Shooting In Baton Rouge Leaves 3 Officers Dead

Jul 17, 2016

Copyright 2016 WWNO-FM. To see more, visit WWNO-FM .

From Mexico City's Zócalo to Rome's Piazza Navona, public squares have always been a vibrant part of urban life. After visiting Italy a few years back, editor Catie Marron began thinking about the different roles these public spaces have played. She asked some well-known writers to share their thoughts about famous squares around the world, and the resulting essays are gathered in a new book called City Squares . Michael Kimmelman, one of the participating writers, says what's important about...

Peering back across Harper Lee's life, it can seem impossible to distinguish the novelist from her masterpiece, To Kill a Mockingbird . Lee died at the age of 89 in her hometown of Monroeville, Ala., on Friday morning — yet it's clear that her legacy will live on much longer than that, through her characters and the readers who have embraced them for decades. "America and the world knew Harper Lee as one of the last century's most beloved authors," Hank Conner, Lee's nephew, announced in a...

Copyright 2016 NPR. To see more, visit http://www.npr.org/.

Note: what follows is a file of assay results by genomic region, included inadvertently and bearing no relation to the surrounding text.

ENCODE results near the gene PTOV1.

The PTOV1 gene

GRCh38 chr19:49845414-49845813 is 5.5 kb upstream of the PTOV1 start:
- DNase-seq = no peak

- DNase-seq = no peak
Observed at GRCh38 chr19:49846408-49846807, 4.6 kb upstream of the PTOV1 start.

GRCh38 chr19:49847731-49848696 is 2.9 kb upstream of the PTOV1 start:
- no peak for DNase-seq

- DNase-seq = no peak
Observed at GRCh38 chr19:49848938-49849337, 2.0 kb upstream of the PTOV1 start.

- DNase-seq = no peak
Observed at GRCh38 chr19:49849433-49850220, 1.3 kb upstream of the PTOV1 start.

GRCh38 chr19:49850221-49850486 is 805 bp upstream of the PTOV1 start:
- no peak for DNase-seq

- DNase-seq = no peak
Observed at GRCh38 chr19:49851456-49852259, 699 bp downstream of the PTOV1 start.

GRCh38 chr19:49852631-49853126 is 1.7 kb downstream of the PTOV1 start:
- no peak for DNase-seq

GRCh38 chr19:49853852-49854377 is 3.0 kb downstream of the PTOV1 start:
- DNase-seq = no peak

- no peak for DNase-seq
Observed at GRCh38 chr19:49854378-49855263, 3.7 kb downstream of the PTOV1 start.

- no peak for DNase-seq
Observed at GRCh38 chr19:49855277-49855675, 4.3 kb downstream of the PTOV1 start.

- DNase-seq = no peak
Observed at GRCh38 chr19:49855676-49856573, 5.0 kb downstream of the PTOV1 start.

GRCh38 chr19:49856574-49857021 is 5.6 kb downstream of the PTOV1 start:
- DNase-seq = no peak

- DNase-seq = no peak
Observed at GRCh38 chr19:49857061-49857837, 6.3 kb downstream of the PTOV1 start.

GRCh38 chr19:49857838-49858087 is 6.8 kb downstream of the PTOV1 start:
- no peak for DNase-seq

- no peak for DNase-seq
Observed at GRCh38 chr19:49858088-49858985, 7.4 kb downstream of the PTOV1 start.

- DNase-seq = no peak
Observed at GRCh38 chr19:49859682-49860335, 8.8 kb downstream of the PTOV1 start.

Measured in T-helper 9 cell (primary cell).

When Harper Lee's Go Set a Watchman was published earlier this year, readers learned that this much anticipated "second book" by Lee was actually a first draft of what would later become the beloved To Kill a Mockingbird . Lee radically revised this early version of the book on the advice of her editor, Tay Hohoff. That made us wonder: How much do editors shape the final book we read? On hearing the news about the role Lee's editor played in the creation of To Kill a Mockingbird, Pulitzer...

Copyright 2015 NPR. To see more, visit http://www.npr.org/. Transcript STEVE INSKEEP, HOST: Now in this week that has forced us to think about security and culture and civilization, it is fitting that people have taken a moment to honor writers. They're the people who got us to think more deeply about ourselves. The National Book Awards were announced last night in New York City. NPR's Lynn Neary was at the publishing industry's annual celebration of the written word. LYNN NEARY, BYLINE:...

The 1920s had Ernest Hemingway and F. Scott Fitzgerald. The '60s, Norman Mailer, Philip Roth and James Baldwin. More recently, J.K. Rowling defined a generation. And now, there's ... PewDiePie? PewDiePie hit it big on YouTube as a funny guy who likes to play video games, but isn't very good at it. And now he's one of three YouTubers — the others are Tyler Oakley and Shane Dawson -- currently enjoying prominent positions on various best-seller lists (warning, the videos on those linked pages...

Nobel Prize winner Orhan Pamuk loves Istanbul. But he is a creature of the affluent corners of the city where he grew up and now lives, and he has written many times about the lives of Istanbul's secular upper class. His latest novel, A Strangeness in My Mind , is the story of a street peddler, one of the millions who began immigrating to Istanbul in the 1950s from small villages in the country. On the cover of the book, underneath its paper jacket, is a picture of a city filled with...